Small cells

Mindspeed & SpiderCloud Get Small for Big Biz

Mindspeed Technologies Inc. (Nasdaq: MSPD) must have had its spidey senses tingling when it decided to work with a small startup called SpiderCloud Wireless to develop an indoor wireless system for large enterprises.

SpiderCloud, of course, has nothing to do with Spiderman, or clouds. Rather, the company has developed an indoor 3G coverage system -- called the Enterprise Radio Access Network (E-RAN), but often referred to as a mobile network in a box -- that operators can sell to their large enterprise customers. (See Look Out – Here Comes SpiderCloud!)

And much of what makes that product different is due to the joint development work SpiderCloud has done with Mindspeed, the companies claim. The two firms have been working together from SpiderCloud's beginning in 2007, when it was formed by some former employees from Flarion (which was acquired by Qualcomm Inc. (Nasdaq: QCOM) in 2005), Cisco Systems Inc. (Nasdaq: CSCO) and Juniper Networks Inc. (NYSE: JNPR). At that time, though, the Mindspeed team would have worn Picochip badges, before Mindspeed acquired the femto chip specialist in January this year. (See Mindspeed Snaps Up Picochip for $51.8M.)

Specifically, the companies say they have together developed a customized baseband processor that has scalable and self-organizing features. The E-RAN system uses SpiderCloud's software stack, including the firm's own physical layer software (PHY) implementation on Mindpeed's system-on-chip (SoC). The PHY, in particular, is what enables the system to handle fast hand-offs among the small-cell access points so that users don't lose connectivity when moving around their offices. Also, it makes the system capable of handing several thousand users.

SpiderCloud has gotten the notice of Vodafone UK , for one, which has installed the E-RAN at several U.K.-headquartered businesses. And it has partnered with NEC Corp. (Tokyo: 6701), which will resell the system. (See Vodafone, SpiderCloud Build Enterprise 3G Networks and NEC, SpiderCloud Team on Indoor Enterprise Small Cells.)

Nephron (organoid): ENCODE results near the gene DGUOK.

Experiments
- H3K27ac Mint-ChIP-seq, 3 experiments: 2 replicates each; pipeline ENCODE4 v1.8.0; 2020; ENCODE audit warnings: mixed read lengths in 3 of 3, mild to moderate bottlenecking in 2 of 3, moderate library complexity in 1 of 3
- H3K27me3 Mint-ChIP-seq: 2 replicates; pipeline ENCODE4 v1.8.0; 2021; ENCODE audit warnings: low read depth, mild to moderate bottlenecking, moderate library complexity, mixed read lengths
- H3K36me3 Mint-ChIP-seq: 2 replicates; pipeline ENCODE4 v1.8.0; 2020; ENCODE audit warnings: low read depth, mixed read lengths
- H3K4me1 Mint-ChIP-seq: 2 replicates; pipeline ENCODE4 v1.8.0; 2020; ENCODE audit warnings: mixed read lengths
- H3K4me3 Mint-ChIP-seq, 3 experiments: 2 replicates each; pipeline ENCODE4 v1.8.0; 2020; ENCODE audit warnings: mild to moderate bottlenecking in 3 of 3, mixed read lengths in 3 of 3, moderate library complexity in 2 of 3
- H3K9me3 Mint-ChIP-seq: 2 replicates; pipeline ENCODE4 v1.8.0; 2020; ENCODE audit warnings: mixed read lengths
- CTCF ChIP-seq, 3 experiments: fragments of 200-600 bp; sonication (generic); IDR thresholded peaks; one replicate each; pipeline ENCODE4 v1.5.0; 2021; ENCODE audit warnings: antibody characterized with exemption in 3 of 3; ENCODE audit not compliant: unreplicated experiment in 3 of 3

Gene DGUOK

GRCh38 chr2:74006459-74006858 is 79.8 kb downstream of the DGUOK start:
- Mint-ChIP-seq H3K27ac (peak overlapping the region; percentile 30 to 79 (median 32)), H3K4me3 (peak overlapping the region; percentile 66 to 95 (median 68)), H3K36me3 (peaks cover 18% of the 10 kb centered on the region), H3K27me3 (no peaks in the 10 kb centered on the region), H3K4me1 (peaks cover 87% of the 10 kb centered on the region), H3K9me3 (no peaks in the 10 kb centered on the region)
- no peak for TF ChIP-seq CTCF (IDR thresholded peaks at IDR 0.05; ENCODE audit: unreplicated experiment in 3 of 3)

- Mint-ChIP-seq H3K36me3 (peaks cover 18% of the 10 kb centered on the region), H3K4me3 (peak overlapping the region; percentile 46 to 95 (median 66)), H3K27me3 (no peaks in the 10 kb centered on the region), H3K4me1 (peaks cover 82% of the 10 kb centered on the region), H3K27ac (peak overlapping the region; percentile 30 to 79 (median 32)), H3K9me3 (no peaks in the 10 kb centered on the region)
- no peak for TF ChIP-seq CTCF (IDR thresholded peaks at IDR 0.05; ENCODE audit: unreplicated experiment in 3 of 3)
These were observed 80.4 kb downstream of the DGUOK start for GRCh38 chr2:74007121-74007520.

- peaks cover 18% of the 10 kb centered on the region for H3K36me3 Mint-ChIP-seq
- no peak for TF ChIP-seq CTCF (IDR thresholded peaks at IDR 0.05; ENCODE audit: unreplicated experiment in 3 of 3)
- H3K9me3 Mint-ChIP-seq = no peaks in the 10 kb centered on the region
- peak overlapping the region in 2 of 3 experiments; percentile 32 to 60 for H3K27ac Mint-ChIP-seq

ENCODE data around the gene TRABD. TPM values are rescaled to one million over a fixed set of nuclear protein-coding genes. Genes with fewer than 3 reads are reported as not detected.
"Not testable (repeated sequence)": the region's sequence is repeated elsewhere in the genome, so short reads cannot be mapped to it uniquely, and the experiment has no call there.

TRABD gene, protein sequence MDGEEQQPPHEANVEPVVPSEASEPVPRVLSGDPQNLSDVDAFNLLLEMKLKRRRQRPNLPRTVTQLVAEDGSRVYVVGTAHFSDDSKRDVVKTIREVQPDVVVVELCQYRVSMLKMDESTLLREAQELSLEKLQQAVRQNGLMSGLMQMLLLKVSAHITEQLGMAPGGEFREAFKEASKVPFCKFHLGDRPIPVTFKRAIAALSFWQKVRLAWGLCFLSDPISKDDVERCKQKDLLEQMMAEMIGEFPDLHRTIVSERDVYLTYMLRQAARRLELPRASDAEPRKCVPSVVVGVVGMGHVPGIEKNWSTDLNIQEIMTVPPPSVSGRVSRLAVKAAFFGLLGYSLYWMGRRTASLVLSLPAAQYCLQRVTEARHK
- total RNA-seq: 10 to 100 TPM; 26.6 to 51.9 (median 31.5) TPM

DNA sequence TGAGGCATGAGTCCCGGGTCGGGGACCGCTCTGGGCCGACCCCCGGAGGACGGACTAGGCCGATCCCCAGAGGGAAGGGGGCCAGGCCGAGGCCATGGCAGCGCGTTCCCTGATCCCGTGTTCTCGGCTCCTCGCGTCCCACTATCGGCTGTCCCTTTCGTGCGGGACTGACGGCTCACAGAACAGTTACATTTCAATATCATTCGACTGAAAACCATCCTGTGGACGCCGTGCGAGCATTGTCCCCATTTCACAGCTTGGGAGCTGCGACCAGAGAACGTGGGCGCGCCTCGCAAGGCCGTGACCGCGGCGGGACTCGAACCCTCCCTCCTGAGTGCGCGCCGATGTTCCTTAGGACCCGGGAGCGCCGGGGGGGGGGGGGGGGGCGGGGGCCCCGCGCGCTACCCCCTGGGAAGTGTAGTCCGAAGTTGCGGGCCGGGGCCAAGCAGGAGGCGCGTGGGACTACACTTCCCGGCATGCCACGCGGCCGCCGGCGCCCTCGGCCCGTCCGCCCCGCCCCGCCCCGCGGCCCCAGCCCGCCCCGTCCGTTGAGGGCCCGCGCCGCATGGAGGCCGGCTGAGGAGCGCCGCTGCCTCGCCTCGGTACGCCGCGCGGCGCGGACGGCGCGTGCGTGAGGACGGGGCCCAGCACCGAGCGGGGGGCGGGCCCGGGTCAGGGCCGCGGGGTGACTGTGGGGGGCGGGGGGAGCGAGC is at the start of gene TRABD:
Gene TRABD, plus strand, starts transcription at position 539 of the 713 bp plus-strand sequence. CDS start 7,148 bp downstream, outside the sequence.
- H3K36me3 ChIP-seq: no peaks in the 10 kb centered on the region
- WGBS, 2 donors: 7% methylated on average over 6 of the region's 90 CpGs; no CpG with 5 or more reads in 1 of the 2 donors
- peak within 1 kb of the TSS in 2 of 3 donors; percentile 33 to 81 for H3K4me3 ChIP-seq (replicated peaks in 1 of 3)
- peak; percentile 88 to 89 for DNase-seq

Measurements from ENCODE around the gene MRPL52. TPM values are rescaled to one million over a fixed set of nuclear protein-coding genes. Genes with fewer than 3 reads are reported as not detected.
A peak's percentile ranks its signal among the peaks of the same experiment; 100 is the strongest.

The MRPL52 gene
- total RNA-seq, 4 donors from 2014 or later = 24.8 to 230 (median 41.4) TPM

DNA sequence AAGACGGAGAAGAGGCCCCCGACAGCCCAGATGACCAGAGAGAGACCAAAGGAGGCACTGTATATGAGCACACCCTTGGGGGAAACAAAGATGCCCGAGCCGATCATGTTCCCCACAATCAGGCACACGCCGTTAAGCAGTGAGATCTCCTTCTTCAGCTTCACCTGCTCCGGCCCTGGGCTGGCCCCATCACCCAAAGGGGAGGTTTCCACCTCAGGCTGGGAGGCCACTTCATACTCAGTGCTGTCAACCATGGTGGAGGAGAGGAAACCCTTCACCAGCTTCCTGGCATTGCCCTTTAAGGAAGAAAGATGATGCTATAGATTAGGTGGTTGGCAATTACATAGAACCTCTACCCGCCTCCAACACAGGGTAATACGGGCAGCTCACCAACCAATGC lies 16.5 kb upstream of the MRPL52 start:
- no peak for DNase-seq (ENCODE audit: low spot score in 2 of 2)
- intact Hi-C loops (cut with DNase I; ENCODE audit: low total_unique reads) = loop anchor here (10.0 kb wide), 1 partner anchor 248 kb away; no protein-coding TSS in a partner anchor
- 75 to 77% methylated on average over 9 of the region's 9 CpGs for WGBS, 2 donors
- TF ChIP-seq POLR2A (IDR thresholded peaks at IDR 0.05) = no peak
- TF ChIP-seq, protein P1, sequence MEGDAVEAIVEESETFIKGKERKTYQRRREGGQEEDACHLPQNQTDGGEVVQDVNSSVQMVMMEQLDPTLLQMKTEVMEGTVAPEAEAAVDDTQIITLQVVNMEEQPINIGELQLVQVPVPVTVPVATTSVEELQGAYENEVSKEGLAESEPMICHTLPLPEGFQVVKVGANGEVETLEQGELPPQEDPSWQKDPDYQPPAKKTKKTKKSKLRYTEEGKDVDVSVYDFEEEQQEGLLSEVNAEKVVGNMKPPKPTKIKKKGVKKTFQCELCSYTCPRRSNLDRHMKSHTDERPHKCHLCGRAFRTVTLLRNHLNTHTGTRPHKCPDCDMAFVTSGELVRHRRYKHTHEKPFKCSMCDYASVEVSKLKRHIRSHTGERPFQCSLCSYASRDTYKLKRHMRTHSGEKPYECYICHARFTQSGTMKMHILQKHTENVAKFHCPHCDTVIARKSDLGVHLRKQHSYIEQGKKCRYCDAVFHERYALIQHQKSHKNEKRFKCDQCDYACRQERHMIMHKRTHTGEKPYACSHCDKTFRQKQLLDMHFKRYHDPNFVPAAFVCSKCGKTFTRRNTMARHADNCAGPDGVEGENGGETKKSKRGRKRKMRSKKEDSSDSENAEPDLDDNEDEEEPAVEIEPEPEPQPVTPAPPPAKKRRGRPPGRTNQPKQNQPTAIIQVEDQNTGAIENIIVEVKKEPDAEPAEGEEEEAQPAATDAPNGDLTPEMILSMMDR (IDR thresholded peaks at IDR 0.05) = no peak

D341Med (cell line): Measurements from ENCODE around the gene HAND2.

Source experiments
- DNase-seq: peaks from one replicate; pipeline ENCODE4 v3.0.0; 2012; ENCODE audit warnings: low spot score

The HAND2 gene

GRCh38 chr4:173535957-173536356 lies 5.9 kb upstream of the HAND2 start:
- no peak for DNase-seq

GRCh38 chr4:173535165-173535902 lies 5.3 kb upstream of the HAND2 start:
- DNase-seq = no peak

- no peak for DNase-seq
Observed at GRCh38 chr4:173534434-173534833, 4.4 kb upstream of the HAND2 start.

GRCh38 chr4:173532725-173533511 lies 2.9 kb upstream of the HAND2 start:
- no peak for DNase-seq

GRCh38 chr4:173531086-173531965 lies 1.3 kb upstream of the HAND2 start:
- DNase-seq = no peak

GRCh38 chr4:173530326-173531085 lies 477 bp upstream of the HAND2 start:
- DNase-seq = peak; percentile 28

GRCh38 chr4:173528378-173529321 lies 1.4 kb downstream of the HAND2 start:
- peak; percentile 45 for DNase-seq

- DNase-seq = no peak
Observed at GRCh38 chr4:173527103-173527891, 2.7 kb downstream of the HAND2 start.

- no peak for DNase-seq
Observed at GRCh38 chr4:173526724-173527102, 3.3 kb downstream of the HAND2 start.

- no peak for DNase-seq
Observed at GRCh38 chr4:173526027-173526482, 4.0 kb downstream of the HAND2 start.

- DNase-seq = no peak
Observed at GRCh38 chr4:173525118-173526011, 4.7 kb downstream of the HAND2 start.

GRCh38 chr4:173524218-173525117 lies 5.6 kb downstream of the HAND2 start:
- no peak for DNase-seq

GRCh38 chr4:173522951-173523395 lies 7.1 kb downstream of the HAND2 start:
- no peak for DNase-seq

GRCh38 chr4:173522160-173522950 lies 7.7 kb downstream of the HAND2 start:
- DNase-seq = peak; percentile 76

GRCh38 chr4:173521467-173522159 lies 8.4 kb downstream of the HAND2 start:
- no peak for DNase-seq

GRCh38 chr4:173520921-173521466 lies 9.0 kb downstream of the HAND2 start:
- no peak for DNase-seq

Why this matters
SpiderCloud is an interesting startup to watch in the small-cell market, particularly as its system is so squarely aimed at the big business customers of mobile operators. But the fact that it is only now revealing details how its product was developed and with whom shows just how difficult the enterprise market has been to crack for small-cell companies.

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— Michelle Donegan, European Editor, Light Reading Mobile

mschool 12/5/2012 | 5:21:13 PM
re: Mindspeed & SpiderCloud Get Small for Big Biz

I'd like to point out that femto cell solutions like these have numerous drawbacks that are addressed by Distributed Antenna Systems (DAS), which is why DAS is the most widely used in-building coverage and capacity solution. Unlike femtocells, DAS support 2G, 3G, and 4G protocols simultaneously and also support multiple frequencies to handle all of the flavors of mobile service one or more operators will provide. In addition, DAS automatically takes care of soft hand-off issues that arise when individual femtocells simulcast a signal inside a building. 

Michelle Donegan 12/5/2012 | 5:21:12 PM
re: Mindspeed & SpiderCloud Get Small for Big Biz

Interesting point. I do wonder to what extent femtos/picos/indoor small cells have put a dent in the DAS market -- have they have a big impact?

gtchavan 12/5/2012 | 5:21:10 PM
re: Mindspeed & SpiderCloud Get Small for Big Biz

I don't know nothing about DAS, but it is logicall that the passive DAS just helps Shannon capacity on the uplink and not the downlink because you still have to blast the data on all the network antennas to get to the phone.  Now if you have active DAS and only transmit downlink data to the specific antena that is closest to the cell phone, then all you are doing is solving the Shannon problem but you still have serious capacity problem trying to address all of that data through one base station--especially for LTE.  It looks to me that DAS is a bandade.  These telco dinasaurs will eventually have to add more base stations to keep up with the Cooper's law.  


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